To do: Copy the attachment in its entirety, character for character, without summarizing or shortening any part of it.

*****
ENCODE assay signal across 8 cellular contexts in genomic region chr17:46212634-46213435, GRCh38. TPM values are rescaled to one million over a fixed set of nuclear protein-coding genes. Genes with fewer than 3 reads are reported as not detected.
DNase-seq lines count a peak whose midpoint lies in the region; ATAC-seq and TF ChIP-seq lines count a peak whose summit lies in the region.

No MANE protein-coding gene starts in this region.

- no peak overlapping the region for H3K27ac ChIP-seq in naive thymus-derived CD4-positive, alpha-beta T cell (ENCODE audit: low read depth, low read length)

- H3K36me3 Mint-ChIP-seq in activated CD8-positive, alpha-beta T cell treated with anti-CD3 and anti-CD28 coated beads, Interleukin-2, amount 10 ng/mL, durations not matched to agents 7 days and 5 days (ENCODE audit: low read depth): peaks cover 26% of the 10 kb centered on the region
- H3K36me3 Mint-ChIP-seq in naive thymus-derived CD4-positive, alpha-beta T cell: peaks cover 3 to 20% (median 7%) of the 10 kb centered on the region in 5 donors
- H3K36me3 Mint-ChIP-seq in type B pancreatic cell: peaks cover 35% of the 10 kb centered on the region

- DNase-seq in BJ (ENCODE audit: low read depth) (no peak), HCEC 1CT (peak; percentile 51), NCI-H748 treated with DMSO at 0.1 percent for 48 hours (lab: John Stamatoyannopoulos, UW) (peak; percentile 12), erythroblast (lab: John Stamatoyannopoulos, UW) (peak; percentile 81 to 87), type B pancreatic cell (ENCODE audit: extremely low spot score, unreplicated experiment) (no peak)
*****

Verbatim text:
ENCODE assay signal across 8 cellular contexts in genomic region chr17:46212634-46213435, GRCh38. TPM values are rescaled to one million over a fixed set of nuclear protein-coding genes. Genes with fewer than 3 reads are reported as not detected.
DNase-seq lines count a peak whose midpoint lies in the region; ATAC-seq and TF ChIP-seq lines count a peak whose summit lies in the region.

No MANE protein-coding gene starts in this region.

- no peak overlapping the region for H3K27ac ChIP-seq in naive thymus-derived CD4-positive, alpha-beta T cell (ENCODE audit: low read depth, low read length)

- H3K36me3 Mint-ChIP-seq in activated CD8-positive, alpha-beta T cell treated with anti-CD3 and anti-CD28 coated beads, Interleukin-2, amount 10 ng/mL, durations not matched to agents 7 days and 5 days (ENCODE audit: low read depth): peaks cover 26% of the 10 kb centered on the region
- H3K36me3 Mint-ChIP-seq in naive thymus-derived CD4-positive, alpha-beta T cell: peaks cover 3 to 20% (median 7%) of the 10 kb centered on the region in 5 donors
- H3K36me3 Mint-ChIP-seq in type B pancreatic cell: peaks cover 35% of the 10 kb centered on the region

- DNase-seq in BJ (ENCODE audit: low read depth) (no peak), HCEC 1CT (peak; percentile 51), NCI-H748 treated with DMSO at 0.1 percent for 48 hours (lab: John Stamatoyannopoulos, UW) (peak; percentile 12), erythroblast (lab: John Stamatoyannopoulos, UW) (peak; percentile 81 to 87), type B pancreatic cell (ENCODE audit: extremely low spot score, unreplicated experiment) (no peak)